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Gender Newspeak at Newsweek
September 27, 2006
by Carey Roberts

Now for tonight's "Behind the News" story:

Reneging on its duty to report the news fairly and accurately, the mainstream media now resorts to fake scandals and faux-tography to keep the audience entertained and its numbers juiced up. Nowhere is that more true than at Newsweek magazine.

Remember last year when Newsweek made the claim that military interrogators at Guantanamo had flushed a Koran down the toilet? But when 25,000 pages of documents failed to support the incendiary claim, Newsweek was forced to retract the account. But not before 16 persons died during ugly anti-American riots.

Then the Valerie Plame brouhaha came along. Vice president Dick Cheney and other administration officials were accused of outing Plame, a CIA operative, to punish Bush's political enemies. Newsweek, CBS, and the rest of the mainstream media pounced on the story like horseflies drawn to barnyard manure.

But last month State Department bureaucrat Richard Armitage admitted that he was the source of the leak. Maybe the sham accusation wasn't a shining moment for investigative journalism, but it sure made for a lot of good copy.

Having elbowed their way into the competitive ranks of Glamour and the National Enquirer, the editors at Newsweek could not afford to rest on their laurels.

So last week they ran the article, "Fighting over the Kids" by reporter Sarah Childress. Everyone knows fathers gain child custody only 15% of the time. Yet Childress makes the claim that family courts are actually biased against moms.

How did Childress reach that conclusion?

Here's the logic: When battered wives ask for a divorce, their husbands try to wrangle joint custody of the kids. Then to win the sympathy of the divorce judge, they accuse the wife of parental alienation.

In support of this controversial claim, Childress trots out two surveys.

First she cites a study by Jay Silverman. But Silverman's conclusions are based on interviews with a grand total of 39 self-selected Massachusetts women. And he doesn't provide an iota of hard evidence to back up the ladies' claims. Beginning to sound like advocacy research?

Then Cal State psychology professor Geraldine Stahly weighs in with her study. But what's the name of the article? Was it ever printed in a respectable journal? Were the respondents cherry-picked to provide a pre-set answer? Let's just call it junk science.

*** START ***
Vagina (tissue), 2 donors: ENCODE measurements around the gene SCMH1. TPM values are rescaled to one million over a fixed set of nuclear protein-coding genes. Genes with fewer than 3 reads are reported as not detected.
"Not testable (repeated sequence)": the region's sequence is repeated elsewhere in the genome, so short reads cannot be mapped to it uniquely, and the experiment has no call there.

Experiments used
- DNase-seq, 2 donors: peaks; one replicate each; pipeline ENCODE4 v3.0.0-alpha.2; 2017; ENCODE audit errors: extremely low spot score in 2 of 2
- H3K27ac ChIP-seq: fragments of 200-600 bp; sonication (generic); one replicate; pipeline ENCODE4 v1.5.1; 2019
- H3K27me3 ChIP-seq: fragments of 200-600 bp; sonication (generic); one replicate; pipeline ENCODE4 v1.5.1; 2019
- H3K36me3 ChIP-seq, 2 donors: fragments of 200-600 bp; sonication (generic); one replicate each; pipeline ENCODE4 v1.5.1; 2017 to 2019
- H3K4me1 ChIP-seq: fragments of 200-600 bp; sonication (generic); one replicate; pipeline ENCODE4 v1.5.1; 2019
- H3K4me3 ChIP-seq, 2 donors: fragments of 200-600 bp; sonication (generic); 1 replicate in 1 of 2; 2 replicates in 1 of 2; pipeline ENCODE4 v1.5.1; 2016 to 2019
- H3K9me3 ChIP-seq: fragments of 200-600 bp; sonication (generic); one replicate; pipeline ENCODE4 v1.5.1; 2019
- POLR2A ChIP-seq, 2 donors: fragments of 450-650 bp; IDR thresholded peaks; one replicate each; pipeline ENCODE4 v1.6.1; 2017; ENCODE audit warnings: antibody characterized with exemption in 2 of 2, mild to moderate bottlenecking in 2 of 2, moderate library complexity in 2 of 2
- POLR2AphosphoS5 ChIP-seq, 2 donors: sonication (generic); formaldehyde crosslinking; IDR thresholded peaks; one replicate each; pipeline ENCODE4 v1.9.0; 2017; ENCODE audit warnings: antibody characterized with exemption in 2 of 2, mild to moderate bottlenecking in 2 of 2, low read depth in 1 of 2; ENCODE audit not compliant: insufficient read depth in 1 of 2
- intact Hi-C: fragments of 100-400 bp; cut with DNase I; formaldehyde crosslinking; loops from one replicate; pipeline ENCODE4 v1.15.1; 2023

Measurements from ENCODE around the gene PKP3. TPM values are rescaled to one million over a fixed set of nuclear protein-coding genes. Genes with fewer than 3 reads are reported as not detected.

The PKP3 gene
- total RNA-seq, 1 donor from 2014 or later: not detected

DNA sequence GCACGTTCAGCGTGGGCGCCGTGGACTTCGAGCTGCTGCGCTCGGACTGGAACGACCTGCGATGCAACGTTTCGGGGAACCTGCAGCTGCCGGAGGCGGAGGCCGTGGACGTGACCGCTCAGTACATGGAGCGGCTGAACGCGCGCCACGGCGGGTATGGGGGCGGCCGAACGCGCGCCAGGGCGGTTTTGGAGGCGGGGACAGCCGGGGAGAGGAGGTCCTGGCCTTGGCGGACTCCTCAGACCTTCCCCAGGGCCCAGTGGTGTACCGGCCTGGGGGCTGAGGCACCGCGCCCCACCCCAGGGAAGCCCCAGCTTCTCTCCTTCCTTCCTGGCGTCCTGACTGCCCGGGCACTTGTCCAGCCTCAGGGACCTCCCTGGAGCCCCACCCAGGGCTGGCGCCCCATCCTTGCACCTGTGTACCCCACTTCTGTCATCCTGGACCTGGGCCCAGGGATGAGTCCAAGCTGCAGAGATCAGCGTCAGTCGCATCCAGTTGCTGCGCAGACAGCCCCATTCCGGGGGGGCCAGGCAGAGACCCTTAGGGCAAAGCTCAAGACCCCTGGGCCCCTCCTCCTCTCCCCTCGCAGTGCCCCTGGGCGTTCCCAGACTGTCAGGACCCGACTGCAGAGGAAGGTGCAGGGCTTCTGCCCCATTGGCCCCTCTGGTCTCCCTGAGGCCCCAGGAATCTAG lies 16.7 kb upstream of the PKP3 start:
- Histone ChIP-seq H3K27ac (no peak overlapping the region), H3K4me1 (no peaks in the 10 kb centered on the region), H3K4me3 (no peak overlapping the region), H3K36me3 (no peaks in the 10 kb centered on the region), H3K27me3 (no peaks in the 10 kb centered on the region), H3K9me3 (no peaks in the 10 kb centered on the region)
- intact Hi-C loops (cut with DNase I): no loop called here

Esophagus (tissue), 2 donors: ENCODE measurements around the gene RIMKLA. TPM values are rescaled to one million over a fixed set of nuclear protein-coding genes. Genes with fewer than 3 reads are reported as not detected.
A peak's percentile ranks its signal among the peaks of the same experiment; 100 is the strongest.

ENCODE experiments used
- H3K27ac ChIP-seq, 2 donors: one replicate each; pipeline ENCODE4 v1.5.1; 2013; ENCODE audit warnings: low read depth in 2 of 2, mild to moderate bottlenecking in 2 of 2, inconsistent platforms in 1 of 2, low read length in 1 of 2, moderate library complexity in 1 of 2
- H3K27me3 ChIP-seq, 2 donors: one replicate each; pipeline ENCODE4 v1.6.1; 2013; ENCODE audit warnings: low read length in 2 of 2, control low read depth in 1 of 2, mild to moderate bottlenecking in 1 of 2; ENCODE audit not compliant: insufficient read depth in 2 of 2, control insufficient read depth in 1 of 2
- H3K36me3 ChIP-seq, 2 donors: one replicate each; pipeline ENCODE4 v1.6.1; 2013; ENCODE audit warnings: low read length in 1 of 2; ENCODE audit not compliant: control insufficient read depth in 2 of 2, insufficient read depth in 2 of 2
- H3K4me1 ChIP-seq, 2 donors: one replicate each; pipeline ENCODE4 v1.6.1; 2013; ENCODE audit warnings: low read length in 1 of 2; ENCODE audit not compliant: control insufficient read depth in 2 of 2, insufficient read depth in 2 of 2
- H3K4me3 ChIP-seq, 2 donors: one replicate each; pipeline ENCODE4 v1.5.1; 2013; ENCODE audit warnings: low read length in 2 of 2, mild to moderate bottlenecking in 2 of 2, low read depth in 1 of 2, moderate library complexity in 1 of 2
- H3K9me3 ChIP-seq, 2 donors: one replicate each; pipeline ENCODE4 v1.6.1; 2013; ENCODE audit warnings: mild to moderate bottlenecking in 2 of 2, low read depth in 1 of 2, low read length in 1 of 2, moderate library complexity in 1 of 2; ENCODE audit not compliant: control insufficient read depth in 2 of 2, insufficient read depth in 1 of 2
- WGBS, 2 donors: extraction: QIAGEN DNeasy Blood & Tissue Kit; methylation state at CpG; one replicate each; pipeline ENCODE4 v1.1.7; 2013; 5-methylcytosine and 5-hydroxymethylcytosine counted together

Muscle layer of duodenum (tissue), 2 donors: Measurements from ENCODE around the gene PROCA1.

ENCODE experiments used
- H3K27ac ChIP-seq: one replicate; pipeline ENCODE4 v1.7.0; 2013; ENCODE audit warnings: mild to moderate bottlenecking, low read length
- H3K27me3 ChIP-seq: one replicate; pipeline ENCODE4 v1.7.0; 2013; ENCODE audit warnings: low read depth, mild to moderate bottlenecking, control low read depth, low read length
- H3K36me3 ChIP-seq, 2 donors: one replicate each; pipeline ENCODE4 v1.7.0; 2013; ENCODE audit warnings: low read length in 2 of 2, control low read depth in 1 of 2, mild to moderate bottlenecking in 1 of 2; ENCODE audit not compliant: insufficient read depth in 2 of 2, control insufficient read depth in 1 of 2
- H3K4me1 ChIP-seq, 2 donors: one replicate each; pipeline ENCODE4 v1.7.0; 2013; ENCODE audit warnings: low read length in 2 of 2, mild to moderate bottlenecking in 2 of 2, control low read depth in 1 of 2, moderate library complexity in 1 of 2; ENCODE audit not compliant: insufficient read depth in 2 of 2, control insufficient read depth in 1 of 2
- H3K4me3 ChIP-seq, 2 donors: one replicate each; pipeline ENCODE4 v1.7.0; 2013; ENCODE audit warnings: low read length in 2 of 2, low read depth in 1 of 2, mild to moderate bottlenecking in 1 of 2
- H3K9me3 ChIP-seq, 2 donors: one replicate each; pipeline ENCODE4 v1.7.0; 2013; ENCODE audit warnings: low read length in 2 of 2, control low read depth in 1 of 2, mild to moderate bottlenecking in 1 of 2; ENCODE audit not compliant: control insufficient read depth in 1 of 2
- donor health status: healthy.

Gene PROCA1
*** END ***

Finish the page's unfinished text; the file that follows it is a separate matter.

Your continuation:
George Orwell's classic, Nineteen Eighty-Four, describes Newspeak as a lingo that does away with dodgy words like "thought" and reduces everything to polar opposites like good and ungood. This spells the eventual demise of the English language, which soon becomes known as Oldspeak.

Orwell predicts, "By 2050 - earlier, probably - all real knowledge of Oldspeak will have disappeared . Even the slogans will change. How could you have a slogan like 'freedom is slavery' when the concept of freedom has been abolished?"

Here's a good example of Newspeak a la Sarah Childress: "Although men are sometimes battered by their wives, women are the victims in the majority of abuse cases."

Childress uses the words battering and abuse to mean the same thing, when in fact true "battering" occurs in only a tiny fraction of "abuse" cases. But the problem is not just semantic sloppiness, because Childress' claim is downright false.

University of New Hampshire researcher Murray Straus recently released his latest findings about dating violence in American couples. When severe violence occurs, in 28% of cases it's a female perpetrator and 15% of the time, the man is the aggressor. For the remaining 57% of cases, both the man and the woman are mixing it up.

Ironically, even though women are more likely to be the abuser, it's wives who are more likely to level allegations of abuse that turn out to be false.

According to a report from the Independent Women's Forum, 85% of requests for protection orders are made by women. And to what end? "Everyone knows that restraining orders and orders to vacate are granted to virtually all who apply," notes Elaine Epstein, former president of the Massachusetts Bar Association. "In many cases, allegations of abuse are now used for tactical advantage."

Now, 47 states have laws on the books that require family judges to consider such allegations or findings when they make child custody decisions. When life-altering decisions are based on false or trivial allegations, it's the children who lose out.

But at Newsweek, nobody seems to be speaking out against Newspeak. And that's tonight's report. Now back to you, Katie.

Carey Roberts has been published frequently in the Washington Times, Townhall.com, LewRockwell.com, ifeminists.net, Intellectual Conservative, and elsewhere. He is a staff reporter for the New Media Alliance.

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